Women in Revolt (1971)

Women in Revolt (1971)

“Men – I hate men! You – I hate you!”

Three New York women — a nymphomaniac (Holly Woodlawn), an aspiring-actress heiress (Candy Darling), and a man-hater (Jackie Curtis) — form an unhappy feminist group called the PIGs (Politically Involved Girls).

Genres, Themes, Actors, and Directors:

  • Feminism and Women’s Issues
  • Paul Morrissey Films
  • Satires and Spoofs
  • Strong Females

Andy Warhol and Paul Morrissey co-directed this tedious spoof about the women’s movement, starring three trans-females who are pretty unlikable: when allowed to improvise, they simply whine and act insufferably. Cult star Jackie Curtis, for instance, mercilessly abuses and ridicules her man-slave hippie:

… while Woodlawn mostly writhes around uncontrollably like an animal in heat, lashing out in lust at just about everyone around her.

Candy Darling is the most relatively appealing and intriguing — though she’s ultimately not interested in much more than breaking through as an actor and impersonating Kim Novak (which she’s reasonably good at).

While I’ll admit to getting weirdly caught up in the shenanigans of the protagonists in Morrissey’s earlier Flesh (1968) and Trash (1970), the appeal of this one eludes me completely.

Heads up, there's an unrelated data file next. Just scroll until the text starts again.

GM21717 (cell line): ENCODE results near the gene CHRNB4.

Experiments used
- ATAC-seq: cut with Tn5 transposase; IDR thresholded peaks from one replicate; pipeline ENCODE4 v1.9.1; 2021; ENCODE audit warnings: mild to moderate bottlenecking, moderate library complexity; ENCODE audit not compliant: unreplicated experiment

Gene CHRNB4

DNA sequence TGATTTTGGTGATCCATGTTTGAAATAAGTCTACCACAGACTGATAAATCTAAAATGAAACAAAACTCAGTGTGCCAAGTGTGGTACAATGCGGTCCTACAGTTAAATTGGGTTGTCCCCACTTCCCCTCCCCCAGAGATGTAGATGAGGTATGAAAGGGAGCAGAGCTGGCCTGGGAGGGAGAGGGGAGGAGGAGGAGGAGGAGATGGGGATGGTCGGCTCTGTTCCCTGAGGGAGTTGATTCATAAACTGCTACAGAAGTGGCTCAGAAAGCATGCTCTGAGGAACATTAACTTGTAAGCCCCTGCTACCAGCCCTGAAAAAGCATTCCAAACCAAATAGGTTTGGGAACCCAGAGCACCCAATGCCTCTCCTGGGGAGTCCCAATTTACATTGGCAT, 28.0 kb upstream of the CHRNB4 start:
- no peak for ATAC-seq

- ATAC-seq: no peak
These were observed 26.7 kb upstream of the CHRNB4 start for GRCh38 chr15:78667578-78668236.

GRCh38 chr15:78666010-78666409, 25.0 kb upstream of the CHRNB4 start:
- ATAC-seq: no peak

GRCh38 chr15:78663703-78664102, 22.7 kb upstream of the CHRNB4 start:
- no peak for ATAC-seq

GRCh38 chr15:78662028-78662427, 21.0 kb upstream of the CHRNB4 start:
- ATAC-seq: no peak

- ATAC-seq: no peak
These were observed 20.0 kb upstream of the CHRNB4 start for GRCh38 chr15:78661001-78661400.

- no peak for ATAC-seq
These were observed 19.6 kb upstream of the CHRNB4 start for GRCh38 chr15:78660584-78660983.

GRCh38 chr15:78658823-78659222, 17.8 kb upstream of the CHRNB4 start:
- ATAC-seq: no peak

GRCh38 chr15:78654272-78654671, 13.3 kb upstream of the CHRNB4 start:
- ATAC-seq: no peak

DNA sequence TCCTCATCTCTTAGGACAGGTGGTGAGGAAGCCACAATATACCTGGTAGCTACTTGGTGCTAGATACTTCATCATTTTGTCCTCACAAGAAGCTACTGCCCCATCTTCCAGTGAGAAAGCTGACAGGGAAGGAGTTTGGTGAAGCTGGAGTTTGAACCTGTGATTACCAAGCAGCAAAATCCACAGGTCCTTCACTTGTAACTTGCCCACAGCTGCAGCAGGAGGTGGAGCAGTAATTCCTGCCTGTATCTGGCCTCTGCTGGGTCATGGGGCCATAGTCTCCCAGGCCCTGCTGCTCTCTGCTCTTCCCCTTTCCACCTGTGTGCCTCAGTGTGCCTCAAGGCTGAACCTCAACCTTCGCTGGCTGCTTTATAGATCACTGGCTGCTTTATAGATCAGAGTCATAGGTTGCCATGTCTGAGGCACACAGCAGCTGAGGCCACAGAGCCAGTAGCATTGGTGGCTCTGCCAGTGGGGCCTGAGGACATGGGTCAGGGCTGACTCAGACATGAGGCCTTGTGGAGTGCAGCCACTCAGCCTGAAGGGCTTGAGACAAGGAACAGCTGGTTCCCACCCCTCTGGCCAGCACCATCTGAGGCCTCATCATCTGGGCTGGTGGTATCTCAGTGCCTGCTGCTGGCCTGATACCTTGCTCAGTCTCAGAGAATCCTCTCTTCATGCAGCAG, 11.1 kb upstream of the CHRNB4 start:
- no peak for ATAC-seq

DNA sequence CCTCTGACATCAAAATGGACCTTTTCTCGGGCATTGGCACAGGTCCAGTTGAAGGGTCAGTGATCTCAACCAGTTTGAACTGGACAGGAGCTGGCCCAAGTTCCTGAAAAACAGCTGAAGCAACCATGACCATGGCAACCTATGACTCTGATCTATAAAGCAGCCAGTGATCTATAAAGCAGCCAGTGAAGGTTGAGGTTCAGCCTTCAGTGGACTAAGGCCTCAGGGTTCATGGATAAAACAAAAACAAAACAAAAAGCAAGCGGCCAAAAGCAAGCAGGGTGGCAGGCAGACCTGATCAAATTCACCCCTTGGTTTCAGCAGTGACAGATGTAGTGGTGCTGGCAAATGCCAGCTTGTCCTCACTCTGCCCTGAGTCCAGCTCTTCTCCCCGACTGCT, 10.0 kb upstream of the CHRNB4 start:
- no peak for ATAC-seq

Notable Performances, Qualities, and Moments:

  • Candy Darling as Candy

Must See?
Nope; you can skip this one. Listed as a Cult Movie and a Personal Recommendation in the back of Peary’s book.


One thought on “Women in Revolt (1971)

  1. Not must-see. [HALF-PASS]

    I actually tried with this one at least twice – and bailed. Warhol-related flicks often seem to gain immediate cult status, becoming ‘must-sees’ for cult enthusiasts. But the truth is film fanatics would only ‘benefit’ (if that is the word) from a choice few: things like ‘Flesh for Frankenstein’, ‘Blood for Dracula’, ‘Bad’.

    There is a certain ‘runner-up’ status that includes titles like ‘Heat’ and ‘Flesh’ – but they’re rather forgettable. Then there’s the plain-old garbage – things like ‘Chelsea Girls’ and, well… ‘WIR’.

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